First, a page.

Wilbur told reporters, “There are great things in store for the hydro-plane in the future.”

Reference: “Flying with the Wrights,” by Frank T. Coffyn, World’s Work Magazine, Dec. 1929-Jan. 1930.

Frank Coffyn was taught to fly by Orville for about an hour and a half, than by Walter Brookins for another hour and a half, becoming the 26th pilot in America and was a member of the Wright Exhibition Team. His recollections of Orville and Wilbur provide an interesting look at their personalities.

Brookins was the first pilot taught to fly by Orville. The Wrights had known him since he was four years old. Katharine had him as a student in school.

When Frank first arrived in Dayton to begin his pilot training, he was surprised to find that many of the citizens of Dayton were only barely tolerant of the brothers. They thought that the Wright brothers’ activity with flying was a fad and wouldn’t last long.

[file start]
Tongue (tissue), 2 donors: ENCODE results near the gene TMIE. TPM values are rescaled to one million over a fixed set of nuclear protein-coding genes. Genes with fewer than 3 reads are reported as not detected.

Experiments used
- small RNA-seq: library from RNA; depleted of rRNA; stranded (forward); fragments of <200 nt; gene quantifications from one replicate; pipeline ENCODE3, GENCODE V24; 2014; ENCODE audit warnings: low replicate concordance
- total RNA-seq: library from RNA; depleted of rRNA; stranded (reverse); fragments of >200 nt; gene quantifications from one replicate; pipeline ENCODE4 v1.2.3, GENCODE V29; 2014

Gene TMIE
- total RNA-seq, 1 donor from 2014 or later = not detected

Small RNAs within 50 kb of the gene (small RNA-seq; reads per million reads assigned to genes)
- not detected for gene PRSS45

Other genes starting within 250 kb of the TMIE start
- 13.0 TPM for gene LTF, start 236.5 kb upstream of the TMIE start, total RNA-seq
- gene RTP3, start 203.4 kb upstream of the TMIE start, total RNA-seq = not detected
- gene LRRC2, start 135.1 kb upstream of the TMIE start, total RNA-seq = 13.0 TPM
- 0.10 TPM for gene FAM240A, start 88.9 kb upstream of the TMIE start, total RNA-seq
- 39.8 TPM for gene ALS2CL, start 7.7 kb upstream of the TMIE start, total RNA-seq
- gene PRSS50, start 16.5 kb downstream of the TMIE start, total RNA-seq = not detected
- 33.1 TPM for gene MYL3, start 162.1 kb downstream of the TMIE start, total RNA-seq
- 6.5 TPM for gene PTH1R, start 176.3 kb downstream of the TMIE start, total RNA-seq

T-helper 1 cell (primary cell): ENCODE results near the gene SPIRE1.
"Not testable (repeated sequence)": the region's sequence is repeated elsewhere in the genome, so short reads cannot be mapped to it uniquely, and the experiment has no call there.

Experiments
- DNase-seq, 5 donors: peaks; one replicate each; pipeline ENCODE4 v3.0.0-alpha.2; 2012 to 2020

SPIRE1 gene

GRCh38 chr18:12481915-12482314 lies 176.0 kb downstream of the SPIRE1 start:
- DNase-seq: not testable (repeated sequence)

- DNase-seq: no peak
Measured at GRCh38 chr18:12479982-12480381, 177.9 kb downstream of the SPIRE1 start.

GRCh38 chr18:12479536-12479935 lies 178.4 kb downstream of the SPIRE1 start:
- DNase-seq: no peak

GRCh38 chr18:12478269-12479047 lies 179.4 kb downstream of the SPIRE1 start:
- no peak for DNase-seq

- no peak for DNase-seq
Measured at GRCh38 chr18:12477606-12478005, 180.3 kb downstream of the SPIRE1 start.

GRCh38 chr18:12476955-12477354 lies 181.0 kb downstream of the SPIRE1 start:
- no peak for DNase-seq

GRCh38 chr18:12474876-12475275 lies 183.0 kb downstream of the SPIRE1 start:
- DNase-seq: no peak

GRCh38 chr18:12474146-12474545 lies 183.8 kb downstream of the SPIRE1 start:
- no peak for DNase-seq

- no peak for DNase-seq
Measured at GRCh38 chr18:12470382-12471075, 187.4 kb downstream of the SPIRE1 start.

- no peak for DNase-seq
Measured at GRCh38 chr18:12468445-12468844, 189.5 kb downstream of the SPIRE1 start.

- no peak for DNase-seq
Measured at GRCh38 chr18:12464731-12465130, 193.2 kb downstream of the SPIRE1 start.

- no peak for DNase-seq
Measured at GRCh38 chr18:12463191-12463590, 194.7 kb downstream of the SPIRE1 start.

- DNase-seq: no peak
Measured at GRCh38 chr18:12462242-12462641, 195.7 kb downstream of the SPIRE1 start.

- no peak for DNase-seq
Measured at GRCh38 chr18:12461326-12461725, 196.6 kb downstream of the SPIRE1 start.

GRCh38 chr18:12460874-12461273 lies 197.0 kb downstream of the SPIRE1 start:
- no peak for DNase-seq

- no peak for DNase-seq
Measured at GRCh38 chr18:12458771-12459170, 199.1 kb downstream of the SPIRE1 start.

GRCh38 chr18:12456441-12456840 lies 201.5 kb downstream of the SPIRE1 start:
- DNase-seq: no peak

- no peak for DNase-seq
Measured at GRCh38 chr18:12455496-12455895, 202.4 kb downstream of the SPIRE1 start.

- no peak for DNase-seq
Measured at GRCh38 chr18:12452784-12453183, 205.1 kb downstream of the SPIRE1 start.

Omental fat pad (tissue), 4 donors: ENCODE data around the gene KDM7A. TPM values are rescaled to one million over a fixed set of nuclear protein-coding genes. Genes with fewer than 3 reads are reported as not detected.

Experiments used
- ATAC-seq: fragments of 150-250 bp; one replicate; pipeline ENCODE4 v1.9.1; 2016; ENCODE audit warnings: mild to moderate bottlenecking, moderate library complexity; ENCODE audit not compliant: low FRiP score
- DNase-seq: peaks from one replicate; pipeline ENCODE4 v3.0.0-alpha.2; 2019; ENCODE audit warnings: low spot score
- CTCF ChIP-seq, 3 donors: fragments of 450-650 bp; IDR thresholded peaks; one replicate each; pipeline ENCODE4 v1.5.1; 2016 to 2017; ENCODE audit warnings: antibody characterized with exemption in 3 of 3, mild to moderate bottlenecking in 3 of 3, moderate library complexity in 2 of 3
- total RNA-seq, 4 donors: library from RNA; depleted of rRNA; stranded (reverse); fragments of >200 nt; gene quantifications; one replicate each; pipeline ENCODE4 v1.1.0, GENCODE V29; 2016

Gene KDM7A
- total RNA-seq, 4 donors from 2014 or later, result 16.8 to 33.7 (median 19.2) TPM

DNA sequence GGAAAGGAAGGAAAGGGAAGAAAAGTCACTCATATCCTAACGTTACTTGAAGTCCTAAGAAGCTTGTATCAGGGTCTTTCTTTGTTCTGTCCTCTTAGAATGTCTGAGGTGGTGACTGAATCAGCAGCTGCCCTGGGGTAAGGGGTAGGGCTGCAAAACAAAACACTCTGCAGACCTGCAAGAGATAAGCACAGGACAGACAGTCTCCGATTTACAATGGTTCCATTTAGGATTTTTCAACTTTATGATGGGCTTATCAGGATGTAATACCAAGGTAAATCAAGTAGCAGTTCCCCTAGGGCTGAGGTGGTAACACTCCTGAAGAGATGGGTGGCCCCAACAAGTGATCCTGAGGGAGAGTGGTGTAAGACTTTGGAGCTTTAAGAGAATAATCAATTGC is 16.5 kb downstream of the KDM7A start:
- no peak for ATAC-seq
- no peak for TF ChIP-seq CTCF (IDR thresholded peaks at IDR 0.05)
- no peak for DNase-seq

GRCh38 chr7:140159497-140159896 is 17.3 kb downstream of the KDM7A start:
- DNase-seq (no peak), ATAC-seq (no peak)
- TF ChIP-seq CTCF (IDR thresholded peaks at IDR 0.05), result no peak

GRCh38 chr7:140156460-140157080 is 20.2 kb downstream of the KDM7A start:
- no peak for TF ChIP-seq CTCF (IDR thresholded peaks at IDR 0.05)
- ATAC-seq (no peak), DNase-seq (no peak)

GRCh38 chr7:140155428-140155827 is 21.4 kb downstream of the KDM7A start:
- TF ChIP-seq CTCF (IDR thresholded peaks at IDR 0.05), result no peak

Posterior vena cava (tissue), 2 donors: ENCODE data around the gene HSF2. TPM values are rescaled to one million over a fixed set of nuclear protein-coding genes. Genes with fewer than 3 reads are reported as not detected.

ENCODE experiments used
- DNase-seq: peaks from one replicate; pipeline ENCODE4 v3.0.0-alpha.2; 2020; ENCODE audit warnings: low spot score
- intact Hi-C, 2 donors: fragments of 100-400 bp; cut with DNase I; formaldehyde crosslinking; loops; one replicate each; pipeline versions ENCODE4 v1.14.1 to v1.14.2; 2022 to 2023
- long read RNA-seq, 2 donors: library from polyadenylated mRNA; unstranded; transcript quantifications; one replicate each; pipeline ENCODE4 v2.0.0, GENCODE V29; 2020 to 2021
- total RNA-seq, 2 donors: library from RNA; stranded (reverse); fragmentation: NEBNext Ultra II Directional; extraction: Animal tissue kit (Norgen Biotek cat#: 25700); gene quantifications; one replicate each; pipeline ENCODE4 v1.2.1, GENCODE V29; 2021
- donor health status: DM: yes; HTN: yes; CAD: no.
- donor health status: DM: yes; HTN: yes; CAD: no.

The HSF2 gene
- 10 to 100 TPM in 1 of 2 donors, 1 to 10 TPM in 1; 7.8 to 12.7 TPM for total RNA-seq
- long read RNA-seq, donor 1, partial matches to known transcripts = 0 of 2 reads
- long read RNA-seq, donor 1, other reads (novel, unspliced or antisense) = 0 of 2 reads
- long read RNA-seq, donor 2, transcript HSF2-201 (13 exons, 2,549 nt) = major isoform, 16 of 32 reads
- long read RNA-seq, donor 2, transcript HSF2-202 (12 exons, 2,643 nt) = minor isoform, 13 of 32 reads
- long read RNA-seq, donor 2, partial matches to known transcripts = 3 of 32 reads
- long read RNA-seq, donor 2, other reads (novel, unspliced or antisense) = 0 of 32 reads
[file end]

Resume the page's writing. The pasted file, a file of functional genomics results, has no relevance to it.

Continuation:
Their attitude changed by the time Frank left Dayton. He observed that the citizens of Dayton began to wake up to the fact that these crazy Wrights must have something in them after all. They hadn’t crashed and killed themselves. They weren’t bankrupt. And strangest of all, they hadn’t become swell-headed.

Famous people from around the world were coming to Dayton to see the Wrights. Wilbur and Orville were not big on receiving visitors who they didn’t know. Katharine Wright would often greet the guests with her charming personality.

Frank noted that the Wrights were fond of his five-year-old son. Wilbur spent a lot of time making a kite for him. He was also was kind and considerate to his Frank’s wife.